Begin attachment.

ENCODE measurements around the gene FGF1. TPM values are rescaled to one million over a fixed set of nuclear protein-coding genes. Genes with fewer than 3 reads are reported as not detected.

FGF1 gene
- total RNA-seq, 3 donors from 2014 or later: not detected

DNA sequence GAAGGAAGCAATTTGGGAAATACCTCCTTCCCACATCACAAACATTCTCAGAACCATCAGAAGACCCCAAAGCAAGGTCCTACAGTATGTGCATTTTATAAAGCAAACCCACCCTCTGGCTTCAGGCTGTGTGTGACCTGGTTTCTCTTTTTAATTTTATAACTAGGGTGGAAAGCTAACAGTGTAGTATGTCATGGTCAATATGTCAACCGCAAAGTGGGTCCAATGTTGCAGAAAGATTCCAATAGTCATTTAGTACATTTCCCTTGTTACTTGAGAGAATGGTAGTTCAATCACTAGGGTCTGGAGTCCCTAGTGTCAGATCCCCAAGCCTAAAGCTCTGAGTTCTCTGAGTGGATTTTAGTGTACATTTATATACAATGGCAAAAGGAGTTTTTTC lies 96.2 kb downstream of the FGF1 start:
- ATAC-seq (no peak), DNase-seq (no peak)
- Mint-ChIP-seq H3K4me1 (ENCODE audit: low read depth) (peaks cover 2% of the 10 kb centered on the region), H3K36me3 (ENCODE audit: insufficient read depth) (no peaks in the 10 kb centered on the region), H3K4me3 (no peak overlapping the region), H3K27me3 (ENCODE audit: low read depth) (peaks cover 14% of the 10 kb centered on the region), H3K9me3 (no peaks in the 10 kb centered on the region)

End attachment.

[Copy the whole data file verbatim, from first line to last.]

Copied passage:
ENCODE measurements around the gene FGF1. TPM values are rescaled to one million over a fixed set of nuclear protein-coding genes. Genes with fewer than 3 reads are reported as not detected.

FGF1 gene
- total RNA-seq, 3 donors from 2014 or later: not detected

DNA sequence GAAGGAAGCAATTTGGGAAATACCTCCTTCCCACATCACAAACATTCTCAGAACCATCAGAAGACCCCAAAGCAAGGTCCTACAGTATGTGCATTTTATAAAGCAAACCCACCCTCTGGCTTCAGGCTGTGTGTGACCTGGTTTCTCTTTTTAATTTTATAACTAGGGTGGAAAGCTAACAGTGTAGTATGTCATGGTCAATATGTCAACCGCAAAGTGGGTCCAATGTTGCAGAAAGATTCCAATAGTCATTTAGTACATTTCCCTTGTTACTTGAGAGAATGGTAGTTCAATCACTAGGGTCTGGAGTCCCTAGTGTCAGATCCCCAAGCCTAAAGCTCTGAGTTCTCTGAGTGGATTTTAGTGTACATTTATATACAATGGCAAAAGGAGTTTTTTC lies 96.2 kb downstream of the FGF1 start:
- ATAC-seq (no peak), DNase-seq (no peak)
- Mint-ChIP-seq H3K4me1 (ENCODE audit: low read depth) (peaks cover 2% of the 10 kb centered on the region), H3K36me3 (ENCODE audit: insufficient read depth) (no peaks in the 10 kb centered on the region), H3K4me3 (no peak overlapping the region), H3K27me3 (ENCODE audit: low read depth) (peaks cover 14% of the 10 kb centered on the region), H3K9me3 (no peaks in the 10 kb centered on the region)